Tabs Out | An Interview With Karl Fousek

An Interview With Karl Fousek
6.30.15 by Mike Haley

karl large

Karl Fousek seemingly came out of nowhere last year with the release of a mega-pleasing cassette on Denmark’s Phinery imprint. After thoroughly digesting his boiling array of modular synthesis and tape delay I went poking around for more. Turned out it was his (impressive) debut. Fousek has since kept the pace going with releases on Adhesive Sounds, Dionysian, and a dosage of compilation and remix tracks. I caught up with the Montreal jammer over a series of tubes known as the internet.


Your first release was the “Relative Position Of Figures” cassette on Phinery last year, but how long have you been playing experimental stuff in private?

Privately I’ve been making electronic music since my early teens, so maybe 15 years give or take. That was mostly just messing around with sounds and samples on the computer and on my dad’s cassette boombox. I’ve been working with the analog modular stuff for maybe 4 years or so.

Any really old, embarrassing stuff collecting dust on a hard drive?

Oh totally. There’s an old Apple PowerPC computer at my mom’s house collecting dust in my old room. Lots of attempts to make instrumental hip-hop on that thing. Also there used to be stuff on MySpace that you could find if you looked hard enough, but I think that died the last time they changed the site.

I’ll commit to a good 3 minutes looking for it.


What artist in particular got you into playing modular?

Keith Fullerton Whitman. Although not actually the Eurorack performances he is known for now, but a record called “Multiples”, which has several tracks done on different vintage synths. That record made me do research and discover old systems like Serge and Buchla.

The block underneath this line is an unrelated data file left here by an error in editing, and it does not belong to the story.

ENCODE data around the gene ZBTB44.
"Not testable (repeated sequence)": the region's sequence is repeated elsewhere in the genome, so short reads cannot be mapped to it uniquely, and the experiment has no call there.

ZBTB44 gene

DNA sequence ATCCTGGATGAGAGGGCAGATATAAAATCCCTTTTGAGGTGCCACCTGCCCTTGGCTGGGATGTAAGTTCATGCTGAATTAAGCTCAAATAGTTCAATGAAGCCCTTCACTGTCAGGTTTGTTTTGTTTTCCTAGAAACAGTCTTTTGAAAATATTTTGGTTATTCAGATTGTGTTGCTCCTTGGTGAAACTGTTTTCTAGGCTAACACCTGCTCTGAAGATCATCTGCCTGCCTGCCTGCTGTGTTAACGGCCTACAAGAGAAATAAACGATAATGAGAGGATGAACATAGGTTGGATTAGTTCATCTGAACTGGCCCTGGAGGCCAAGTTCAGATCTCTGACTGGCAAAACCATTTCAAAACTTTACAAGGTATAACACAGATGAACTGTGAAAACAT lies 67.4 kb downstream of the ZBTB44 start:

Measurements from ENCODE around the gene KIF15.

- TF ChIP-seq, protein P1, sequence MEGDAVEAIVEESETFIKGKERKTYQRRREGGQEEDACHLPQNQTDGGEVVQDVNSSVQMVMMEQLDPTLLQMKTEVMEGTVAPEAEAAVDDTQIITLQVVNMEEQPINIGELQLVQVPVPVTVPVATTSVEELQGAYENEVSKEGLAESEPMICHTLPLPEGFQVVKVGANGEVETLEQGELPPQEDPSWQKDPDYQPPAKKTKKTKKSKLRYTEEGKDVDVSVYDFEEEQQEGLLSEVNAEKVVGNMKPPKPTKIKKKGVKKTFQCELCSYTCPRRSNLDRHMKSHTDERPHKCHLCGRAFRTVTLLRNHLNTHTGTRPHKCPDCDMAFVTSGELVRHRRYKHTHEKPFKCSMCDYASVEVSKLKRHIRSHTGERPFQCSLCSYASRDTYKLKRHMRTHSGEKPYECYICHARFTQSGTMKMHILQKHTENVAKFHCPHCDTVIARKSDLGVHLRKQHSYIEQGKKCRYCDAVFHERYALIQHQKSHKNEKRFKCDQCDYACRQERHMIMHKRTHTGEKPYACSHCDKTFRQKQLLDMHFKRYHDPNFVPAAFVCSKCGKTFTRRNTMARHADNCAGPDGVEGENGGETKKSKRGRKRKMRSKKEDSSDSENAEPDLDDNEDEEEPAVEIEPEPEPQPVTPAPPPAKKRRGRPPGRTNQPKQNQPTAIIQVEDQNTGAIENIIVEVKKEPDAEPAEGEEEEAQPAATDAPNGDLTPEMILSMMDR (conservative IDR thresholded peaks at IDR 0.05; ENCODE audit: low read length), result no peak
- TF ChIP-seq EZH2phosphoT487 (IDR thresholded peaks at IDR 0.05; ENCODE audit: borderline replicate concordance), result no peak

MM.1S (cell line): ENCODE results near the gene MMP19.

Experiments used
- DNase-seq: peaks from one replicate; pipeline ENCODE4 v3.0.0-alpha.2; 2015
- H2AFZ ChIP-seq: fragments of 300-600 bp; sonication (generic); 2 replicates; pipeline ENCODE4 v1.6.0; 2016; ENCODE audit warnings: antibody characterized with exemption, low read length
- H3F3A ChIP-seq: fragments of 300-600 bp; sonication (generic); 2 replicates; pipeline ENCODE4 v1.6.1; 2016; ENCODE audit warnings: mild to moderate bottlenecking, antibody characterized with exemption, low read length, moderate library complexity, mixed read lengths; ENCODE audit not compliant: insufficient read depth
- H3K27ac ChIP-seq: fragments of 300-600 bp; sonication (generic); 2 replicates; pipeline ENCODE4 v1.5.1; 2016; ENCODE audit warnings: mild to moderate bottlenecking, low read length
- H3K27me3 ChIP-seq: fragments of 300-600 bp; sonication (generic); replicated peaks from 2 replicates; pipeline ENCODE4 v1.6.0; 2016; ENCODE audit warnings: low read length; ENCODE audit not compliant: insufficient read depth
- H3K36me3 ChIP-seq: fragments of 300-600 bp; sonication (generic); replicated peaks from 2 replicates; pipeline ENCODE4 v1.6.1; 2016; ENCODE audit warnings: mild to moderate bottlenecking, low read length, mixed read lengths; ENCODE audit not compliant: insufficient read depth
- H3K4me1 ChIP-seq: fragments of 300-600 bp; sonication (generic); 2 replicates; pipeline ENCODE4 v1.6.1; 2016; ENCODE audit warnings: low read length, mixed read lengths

What modules did you use on “Relative Position Of Figures”?

That was all Intellijel. The Atlantis, Metropolis and their wavefolder module.

So what was it about that material that made you finally decide to start releasing stuff? And how did it end up on Phinery?

It wasn’t the material per say… I felt like I had reached a point where I was comfortable as a player of my instrument. Other life factor also made it an opportune time to put more energy into music making. I actually just sent Ben (of Phinery) an email after hearing his first compilation release and he liked the music. I had already been contacting some more established labels and was getting a lot of positive feedback, but everyone’s release schedules were too busy. Phinery was just getting ready to do their first batch. It was great timing.

How different was your setup for the “Codicil” tape on Adhesive Sounds?

Same setup. Actually, I think that stuff was recorded slightly earlier, but it’s all pretty much part of the same “session” in my mind.

When you record, do you generally have a project in mind that you work on in full, or do you record a few tracks here, a session there, then put it all together as you see fit?

Both those first two tapes were just things that I recorded without really knowing were they would go. A lot of it was edited out of larger jams and later arranged into an order that felt right. Now people tend to ask me to do tapes before I have a lot of music recorded, so I’m starting to take a more project oriented approach.

Do you recreate much of your released material live?